Midyear update from Hayes Commercial

The commercial real estate recovery along the South Coast remained bumpy in the first half of the year, according to the latest report from Hayes Commercial Group.
“The first half of 2013 has maintained the good news/bad news pattern that we have seen throughout the economic recovery, which officially turned four years old in June. And like most 4-year-olds, this recovery is still on training wheels,” the firm said.

The South Coast’s CRE market was busy in the first six months of the year, Hayes said, but the activity wasn’t spread evenly across all submarkets. Even so, the numbers paint a pretty solid picture of recovery: Gross absorption – that is, total square footage leased – is up 47 percent when annualized against last year, Hayes said. It should be noted that a substantial portion of the volume came in the form of large lease renewals, the firm said. Asking and achieved rents both increased a modest 3 percent when averaged across all commercial real estate types.

To anyone following the news, it should come as no surprise that hotel deals have dominated the South Coast commercial real estate market’s sales. The Bacara Resort Spa, the Santa Barbara Hyatt and the Holiday Inn in Goleta (now called Hotel Goleta) have all changed hands, totaling almost $300 million by my calculation. Other CRE sectors haven’t held up as well on the sales front, though – Hayes found that commercial sales activity in Santa Barbara is down about 20 percent compared to last year’s historic pace, but that’s still on par with pre-recession norms.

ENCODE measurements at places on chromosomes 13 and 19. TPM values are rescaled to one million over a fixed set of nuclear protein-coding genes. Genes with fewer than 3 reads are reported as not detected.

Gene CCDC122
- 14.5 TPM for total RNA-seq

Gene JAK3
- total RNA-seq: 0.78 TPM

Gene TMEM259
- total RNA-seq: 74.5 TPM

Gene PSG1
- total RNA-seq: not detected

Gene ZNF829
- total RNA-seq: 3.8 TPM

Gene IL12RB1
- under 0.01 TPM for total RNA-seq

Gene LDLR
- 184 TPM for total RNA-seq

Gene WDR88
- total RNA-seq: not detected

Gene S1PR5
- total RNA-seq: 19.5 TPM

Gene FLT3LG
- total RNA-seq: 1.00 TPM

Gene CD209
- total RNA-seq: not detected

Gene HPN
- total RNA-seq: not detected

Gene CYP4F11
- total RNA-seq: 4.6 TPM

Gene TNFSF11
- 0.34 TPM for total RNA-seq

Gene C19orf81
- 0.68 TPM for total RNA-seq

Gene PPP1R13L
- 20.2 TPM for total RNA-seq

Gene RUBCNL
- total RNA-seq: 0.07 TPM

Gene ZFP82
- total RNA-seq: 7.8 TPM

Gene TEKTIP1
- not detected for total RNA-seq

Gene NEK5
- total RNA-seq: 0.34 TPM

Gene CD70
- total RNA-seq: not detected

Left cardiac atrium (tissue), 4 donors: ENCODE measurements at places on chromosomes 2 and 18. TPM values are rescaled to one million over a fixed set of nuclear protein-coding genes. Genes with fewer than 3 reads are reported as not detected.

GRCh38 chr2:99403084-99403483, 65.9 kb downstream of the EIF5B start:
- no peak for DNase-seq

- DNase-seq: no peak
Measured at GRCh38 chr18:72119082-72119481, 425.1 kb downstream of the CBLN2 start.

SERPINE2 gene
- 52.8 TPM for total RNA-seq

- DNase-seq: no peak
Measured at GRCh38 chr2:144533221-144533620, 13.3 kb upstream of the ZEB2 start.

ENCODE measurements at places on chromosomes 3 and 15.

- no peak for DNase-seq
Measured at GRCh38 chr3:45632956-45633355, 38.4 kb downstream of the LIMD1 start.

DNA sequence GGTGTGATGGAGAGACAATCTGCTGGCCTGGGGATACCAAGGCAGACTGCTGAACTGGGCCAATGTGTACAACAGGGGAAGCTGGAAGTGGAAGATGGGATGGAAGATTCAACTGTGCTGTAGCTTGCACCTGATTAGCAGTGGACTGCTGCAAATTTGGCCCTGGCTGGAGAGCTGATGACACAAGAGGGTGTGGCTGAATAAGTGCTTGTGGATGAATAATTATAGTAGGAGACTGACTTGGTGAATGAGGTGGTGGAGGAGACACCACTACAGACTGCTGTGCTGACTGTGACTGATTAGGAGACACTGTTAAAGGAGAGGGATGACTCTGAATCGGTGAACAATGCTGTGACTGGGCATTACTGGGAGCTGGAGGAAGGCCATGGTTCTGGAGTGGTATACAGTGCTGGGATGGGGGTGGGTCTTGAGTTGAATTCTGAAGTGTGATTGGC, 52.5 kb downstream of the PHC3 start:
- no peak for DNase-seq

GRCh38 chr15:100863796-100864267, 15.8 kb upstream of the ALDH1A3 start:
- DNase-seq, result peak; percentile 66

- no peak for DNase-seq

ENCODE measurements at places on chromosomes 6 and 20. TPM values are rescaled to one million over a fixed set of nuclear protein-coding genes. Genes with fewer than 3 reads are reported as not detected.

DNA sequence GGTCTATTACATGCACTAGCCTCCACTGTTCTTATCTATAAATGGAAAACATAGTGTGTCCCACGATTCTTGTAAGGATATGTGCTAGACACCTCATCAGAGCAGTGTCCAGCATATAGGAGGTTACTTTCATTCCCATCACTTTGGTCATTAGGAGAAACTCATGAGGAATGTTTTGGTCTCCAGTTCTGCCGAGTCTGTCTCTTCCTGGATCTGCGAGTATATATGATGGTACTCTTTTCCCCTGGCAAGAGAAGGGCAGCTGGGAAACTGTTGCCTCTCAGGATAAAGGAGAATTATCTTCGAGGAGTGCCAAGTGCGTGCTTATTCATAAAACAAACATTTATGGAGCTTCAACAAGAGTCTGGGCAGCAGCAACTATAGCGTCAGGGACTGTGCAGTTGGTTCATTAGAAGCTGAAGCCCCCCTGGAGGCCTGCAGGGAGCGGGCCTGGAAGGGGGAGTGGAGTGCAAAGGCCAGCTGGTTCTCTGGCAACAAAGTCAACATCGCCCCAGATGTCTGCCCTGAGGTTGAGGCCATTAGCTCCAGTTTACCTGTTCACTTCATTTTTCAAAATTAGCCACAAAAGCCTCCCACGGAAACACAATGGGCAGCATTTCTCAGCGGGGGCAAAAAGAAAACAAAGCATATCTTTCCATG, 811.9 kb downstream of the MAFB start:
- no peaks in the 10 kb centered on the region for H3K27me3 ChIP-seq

Montecito also seems to be attracting a lot of investor attention. The report noted that three properties in the wealthy enclave changed hands in the second quarter, including the old firehouse building at 1486 East Valley Road, which sold for an “eye-popping” $2,517 per square foot.

Another notable feature of the recent sales market has been the return of off-market deals, the firm said. Over the last year and a half, about 45 percent of CRE sales in Santa Barbara have been properties that were not actively on the market. “The primary cause of increased off-market sales boils down to supply and demand,” Hayes said. “Thanks to low interest rates and an improving economy, there is currently a surplus of qualified buyers looking for property, and the market inventory is relatively limited. As a result, more desirable assets are often sold before they have a chance to hit the market.”

Owner-users continue to be a strong force as well, with such buyers snapping up 13 of 27 properties in Santa Barbara so far this year. Expect that rend to continue, Hayes noted.

On the leasing front, things are generally a little slower, especially with office tenants. While Santa Barbara’s office market saw vacancy decline in the first six months of the year, Goleta and Carpinteria saw availability spike 29 percent. Santa Barbara’s limited supply, coupled with strong demand for downtown space, help explain the discrepancy, Hayes said.

In Goleta, available office space has increased by 23 percent since the beginning of the year and the vacancy rate – 12.7 percent – is among the highest Hayes has on record. “The surplus of availability has resulted from a continuing lack of demand from larger users; however, that trend appears to be reversing. In the first half of 2013, the volume of transactions crawled along at the slow pace set in 2012, with only 47,000 square feet of space absorbed by new leases,” the firm said.

On the bright side, several major Goleta employers are planning to move or expand in coming months. They include Deckers Outdoor Corp. Flir and Yardi Systems. “These shifts will have a ripple effect, causing smaller users to move as well and increasing new leasing activity in the second half of the year and into 2014,” Hayes said. “At least a half dozen users are already actively looking for new space.”